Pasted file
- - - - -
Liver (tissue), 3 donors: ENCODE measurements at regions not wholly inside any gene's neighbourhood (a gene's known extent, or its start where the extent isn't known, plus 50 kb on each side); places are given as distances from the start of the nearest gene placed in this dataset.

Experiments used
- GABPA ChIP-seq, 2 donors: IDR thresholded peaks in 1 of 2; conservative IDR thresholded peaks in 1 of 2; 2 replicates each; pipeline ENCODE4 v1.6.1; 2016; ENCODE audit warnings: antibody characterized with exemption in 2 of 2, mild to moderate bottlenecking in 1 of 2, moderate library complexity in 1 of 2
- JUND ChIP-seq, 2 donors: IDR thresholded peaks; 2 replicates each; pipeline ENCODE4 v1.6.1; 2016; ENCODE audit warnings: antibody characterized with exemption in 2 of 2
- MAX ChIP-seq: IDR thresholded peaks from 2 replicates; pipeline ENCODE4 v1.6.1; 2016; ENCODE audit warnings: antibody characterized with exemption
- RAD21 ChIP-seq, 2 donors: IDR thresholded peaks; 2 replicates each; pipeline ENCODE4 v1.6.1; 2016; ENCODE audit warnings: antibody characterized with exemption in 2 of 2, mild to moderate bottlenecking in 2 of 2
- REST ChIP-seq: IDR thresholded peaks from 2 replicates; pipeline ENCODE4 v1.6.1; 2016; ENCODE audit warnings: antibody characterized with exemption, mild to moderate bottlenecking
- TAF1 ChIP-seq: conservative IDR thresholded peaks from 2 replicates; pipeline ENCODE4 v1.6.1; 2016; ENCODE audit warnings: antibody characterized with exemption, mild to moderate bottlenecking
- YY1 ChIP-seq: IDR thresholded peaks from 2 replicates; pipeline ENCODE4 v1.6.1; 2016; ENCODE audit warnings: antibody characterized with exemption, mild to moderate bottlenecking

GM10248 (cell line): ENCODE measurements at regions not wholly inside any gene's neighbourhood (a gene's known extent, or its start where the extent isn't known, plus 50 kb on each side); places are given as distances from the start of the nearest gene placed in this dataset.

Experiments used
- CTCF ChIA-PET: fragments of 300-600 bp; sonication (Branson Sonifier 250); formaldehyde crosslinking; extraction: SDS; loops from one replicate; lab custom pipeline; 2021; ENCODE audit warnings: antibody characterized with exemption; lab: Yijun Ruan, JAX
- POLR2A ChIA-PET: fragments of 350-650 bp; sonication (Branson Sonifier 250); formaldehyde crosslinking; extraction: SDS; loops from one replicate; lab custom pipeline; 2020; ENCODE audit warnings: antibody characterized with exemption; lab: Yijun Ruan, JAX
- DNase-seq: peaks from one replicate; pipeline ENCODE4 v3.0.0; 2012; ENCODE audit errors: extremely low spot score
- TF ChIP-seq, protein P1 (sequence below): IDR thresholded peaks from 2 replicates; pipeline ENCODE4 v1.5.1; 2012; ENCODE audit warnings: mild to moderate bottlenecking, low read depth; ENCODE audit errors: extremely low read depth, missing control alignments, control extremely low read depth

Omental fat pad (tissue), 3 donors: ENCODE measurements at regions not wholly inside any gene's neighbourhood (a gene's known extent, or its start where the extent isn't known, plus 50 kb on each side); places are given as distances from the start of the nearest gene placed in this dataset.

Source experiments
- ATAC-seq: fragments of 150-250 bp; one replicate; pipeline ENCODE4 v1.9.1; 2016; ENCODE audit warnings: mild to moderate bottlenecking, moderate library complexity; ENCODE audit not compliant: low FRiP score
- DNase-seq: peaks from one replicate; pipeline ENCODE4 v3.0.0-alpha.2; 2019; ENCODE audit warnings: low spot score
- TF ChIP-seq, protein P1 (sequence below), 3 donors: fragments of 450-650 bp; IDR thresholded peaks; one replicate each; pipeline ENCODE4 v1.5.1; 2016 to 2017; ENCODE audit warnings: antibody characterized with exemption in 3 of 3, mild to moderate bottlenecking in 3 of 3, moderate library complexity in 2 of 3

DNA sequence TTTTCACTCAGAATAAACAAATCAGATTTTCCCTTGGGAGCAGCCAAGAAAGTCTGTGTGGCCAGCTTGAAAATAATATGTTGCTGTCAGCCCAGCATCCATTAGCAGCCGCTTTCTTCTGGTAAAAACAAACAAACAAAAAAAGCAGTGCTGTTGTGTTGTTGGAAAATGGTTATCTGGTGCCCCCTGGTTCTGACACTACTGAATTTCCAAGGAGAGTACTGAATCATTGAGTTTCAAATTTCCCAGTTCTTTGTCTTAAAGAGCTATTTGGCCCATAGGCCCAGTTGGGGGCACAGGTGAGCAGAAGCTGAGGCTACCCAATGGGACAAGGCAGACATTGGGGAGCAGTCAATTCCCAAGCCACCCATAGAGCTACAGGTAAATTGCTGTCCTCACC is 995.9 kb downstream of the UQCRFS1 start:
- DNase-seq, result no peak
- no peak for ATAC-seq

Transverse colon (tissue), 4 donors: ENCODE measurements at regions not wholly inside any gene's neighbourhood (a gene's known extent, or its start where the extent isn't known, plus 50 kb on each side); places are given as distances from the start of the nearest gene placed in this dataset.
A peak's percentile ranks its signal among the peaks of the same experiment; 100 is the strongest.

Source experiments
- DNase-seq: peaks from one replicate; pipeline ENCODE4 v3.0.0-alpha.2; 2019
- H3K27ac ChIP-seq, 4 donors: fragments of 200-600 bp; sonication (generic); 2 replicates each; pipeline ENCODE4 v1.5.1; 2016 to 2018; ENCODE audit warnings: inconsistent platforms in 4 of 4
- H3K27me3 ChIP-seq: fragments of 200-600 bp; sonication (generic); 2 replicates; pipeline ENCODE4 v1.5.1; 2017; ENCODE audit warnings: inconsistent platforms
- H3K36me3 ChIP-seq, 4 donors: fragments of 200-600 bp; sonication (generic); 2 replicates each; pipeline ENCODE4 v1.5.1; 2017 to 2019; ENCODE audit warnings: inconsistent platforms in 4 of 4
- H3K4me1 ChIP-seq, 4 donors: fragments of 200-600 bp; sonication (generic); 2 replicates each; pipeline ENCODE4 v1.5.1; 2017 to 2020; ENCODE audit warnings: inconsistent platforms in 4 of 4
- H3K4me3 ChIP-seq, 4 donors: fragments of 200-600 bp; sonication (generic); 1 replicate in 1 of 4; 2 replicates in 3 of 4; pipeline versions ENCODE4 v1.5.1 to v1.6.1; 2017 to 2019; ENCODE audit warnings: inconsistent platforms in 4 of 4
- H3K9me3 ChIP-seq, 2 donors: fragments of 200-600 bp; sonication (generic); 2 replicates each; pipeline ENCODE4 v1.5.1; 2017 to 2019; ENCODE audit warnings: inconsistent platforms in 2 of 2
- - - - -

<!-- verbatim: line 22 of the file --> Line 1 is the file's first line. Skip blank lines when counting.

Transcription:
- DNase-seq, result no peak